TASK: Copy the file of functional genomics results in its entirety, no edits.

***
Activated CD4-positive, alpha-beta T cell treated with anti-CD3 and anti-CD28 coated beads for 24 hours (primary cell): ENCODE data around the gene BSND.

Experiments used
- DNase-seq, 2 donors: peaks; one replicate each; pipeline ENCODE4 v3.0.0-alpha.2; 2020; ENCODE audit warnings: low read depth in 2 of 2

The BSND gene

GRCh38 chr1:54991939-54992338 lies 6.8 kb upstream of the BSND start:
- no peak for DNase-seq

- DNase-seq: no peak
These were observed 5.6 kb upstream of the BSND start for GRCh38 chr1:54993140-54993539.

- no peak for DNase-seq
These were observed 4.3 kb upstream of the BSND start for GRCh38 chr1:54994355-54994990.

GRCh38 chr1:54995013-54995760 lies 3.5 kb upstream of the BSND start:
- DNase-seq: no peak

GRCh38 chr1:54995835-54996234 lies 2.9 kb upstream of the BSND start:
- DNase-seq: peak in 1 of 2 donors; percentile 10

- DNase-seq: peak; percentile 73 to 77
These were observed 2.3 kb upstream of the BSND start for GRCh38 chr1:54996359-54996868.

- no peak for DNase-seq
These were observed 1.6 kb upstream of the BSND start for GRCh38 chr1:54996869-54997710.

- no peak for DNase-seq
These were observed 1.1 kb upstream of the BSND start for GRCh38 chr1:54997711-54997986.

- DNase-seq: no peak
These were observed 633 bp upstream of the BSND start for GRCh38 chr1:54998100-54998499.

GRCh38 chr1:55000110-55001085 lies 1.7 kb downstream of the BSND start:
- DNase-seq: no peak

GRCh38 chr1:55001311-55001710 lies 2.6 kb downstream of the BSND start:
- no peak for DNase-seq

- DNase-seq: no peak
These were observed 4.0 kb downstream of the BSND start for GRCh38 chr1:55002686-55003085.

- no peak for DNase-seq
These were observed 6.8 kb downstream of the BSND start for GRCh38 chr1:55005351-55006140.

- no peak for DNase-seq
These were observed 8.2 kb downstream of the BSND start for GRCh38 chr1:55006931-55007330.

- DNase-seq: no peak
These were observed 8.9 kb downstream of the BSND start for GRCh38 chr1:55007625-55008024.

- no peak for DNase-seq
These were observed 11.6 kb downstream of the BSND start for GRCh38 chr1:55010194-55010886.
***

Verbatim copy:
Activated CD4-positive, alpha-beta T cell treated with anti-CD3 and anti-CD28 coated beads for 24 hours (primary cell): ENCODE data around the gene BSND.

Experiments used
- DNase-seq, 2 donors: peaks; one replicate each; pipeline ENCODE4 v3.0.0-alpha.2; 2020; ENCODE audit warnings: low read depth in 2 of 2

The BSND gene

GRCh38 chr1:54991939-54992338 lies 6.8 kb upstream of the BSND start:
- no peak for DNase-seq

- DNase-seq: no peak
These were observed 5.6 kb upstream of the BSND start for GRCh38 chr1:54993140-54993539.

- no peak for DNase-seq
These were observed 4.3 kb upstream of the BSND start for GRCh38 chr1:54994355-54994990.

GRCh38 chr1:54995013-54995760 lies 3.5 kb upstream of the BSND start:
- DNase-seq: no peak

GRCh38 chr1:54995835-54996234 lies 2.9 kb upstream of the BSND start:
- DNase-seq: peak in 1 of 2 donors; percentile 10

- DNase-seq: peak; percentile 73 to 77
These were observed 2.3 kb upstream of the BSND start for GRCh38 chr1:54996359-54996868.

- no peak for DNase-seq
These were observed 1.6 kb upstream of the BSND start for GRCh38 chr1:54996869-54997710.

- no peak for DNase-seq
These were observed 1.1 kb upstream of the BSND start for GRCh38 chr1:54997711-54997986.

- DNase-seq: no peak
These were observed 633 bp upstream of the BSND start for GRCh38 chr1:54998100-54998499.

GRCh38 chr1:55000110-55001085 lies 1.7 kb downstream of the BSND start:
- DNase-seq: no peak

GRCh38 chr1:55001311-55001710 lies 2.6 kb downstream of the BSND start:
- no peak for DNase-seq

- DNase-seq: no peak
These were observed 4.0 kb downstream of the BSND start for GRCh38 chr1:55002686-55003085.

- no peak for DNase-seq
These were observed 6.8 kb downstream of the BSND start for GRCh38 chr1:55005351-55006140.

- no peak for DNase-seq
These were observed 8.2 kb downstream of the BSND start for GRCh38 chr1:55006931-55007330.

- DNase-seq: no peak
These were observed 8.9 kb downstream of the BSND start for GRCh38 chr1:55007625-55008024.

- no peak for DNase-seq
These were observed 11.6 kb downstream of the BSND start for GRCh38 chr1:55010194-55010886.